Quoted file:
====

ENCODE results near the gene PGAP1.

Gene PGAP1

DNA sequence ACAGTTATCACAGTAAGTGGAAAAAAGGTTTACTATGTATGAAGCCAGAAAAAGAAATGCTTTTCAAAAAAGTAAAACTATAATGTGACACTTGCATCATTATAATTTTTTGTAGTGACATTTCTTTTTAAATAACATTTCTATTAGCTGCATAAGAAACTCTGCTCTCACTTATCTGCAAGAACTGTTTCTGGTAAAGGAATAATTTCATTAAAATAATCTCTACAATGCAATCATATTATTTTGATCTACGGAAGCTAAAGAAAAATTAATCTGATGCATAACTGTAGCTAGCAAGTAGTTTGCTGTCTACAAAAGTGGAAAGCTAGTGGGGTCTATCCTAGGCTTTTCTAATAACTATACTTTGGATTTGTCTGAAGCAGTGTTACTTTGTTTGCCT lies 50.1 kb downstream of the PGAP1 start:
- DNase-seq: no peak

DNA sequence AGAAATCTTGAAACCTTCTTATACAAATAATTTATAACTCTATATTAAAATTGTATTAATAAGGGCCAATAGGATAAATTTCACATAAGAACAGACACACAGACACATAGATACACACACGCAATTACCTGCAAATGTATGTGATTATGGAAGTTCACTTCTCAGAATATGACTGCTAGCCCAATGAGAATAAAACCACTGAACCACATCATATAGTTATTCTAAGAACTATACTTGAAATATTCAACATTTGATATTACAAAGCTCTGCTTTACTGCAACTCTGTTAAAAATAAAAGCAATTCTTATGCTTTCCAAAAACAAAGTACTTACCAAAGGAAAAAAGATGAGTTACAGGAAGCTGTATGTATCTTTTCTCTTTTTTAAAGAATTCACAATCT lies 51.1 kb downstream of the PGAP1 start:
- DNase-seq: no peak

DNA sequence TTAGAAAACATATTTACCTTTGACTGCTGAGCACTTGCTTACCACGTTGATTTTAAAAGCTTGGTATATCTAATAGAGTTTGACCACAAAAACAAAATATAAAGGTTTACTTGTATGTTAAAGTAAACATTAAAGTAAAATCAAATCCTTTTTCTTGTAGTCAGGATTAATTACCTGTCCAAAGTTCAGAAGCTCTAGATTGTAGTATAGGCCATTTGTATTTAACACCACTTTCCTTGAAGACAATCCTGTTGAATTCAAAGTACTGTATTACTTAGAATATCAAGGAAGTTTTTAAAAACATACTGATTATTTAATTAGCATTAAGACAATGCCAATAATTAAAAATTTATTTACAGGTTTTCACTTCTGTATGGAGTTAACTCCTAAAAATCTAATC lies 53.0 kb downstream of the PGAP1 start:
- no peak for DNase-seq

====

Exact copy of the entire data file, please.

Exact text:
ENCODE results near the gene PGAP1.

Gene PGAP1

DNA sequence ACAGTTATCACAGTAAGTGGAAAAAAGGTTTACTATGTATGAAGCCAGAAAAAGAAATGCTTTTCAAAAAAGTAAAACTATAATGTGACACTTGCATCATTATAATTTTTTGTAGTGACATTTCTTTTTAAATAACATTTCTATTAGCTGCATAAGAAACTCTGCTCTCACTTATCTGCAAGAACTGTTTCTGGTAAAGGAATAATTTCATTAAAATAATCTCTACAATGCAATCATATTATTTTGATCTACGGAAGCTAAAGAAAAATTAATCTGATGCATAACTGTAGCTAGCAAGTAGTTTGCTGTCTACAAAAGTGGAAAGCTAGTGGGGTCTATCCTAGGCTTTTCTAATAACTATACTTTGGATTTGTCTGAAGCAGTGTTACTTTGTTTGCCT lies 50.1 kb downstream of the PGAP1 start:
- DNase-seq: no peak

DNA sequence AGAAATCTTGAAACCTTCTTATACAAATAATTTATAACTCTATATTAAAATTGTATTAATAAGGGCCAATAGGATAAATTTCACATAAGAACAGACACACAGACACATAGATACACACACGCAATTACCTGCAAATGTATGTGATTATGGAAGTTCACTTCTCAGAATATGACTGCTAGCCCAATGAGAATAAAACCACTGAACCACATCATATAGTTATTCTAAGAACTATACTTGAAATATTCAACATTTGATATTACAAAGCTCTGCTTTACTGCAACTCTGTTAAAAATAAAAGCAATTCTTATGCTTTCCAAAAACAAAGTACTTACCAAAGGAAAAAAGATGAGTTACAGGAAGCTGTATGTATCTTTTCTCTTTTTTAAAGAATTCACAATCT lies 51.1 kb downstream of the PGAP1 start:
- DNase-seq: no peak

DNA sequence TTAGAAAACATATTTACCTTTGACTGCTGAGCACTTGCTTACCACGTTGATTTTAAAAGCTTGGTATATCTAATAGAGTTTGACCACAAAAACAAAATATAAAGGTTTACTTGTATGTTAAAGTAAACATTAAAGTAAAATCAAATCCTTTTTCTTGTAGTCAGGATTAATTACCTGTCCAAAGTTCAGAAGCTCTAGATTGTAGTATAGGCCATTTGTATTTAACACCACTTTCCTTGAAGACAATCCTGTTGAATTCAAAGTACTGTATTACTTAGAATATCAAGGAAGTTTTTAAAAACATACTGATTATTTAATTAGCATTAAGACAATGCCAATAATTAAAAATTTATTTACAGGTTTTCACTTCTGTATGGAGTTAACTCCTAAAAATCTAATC lies 53.0 kb downstream of the PGAP1 start:
- no peak for DNase-seq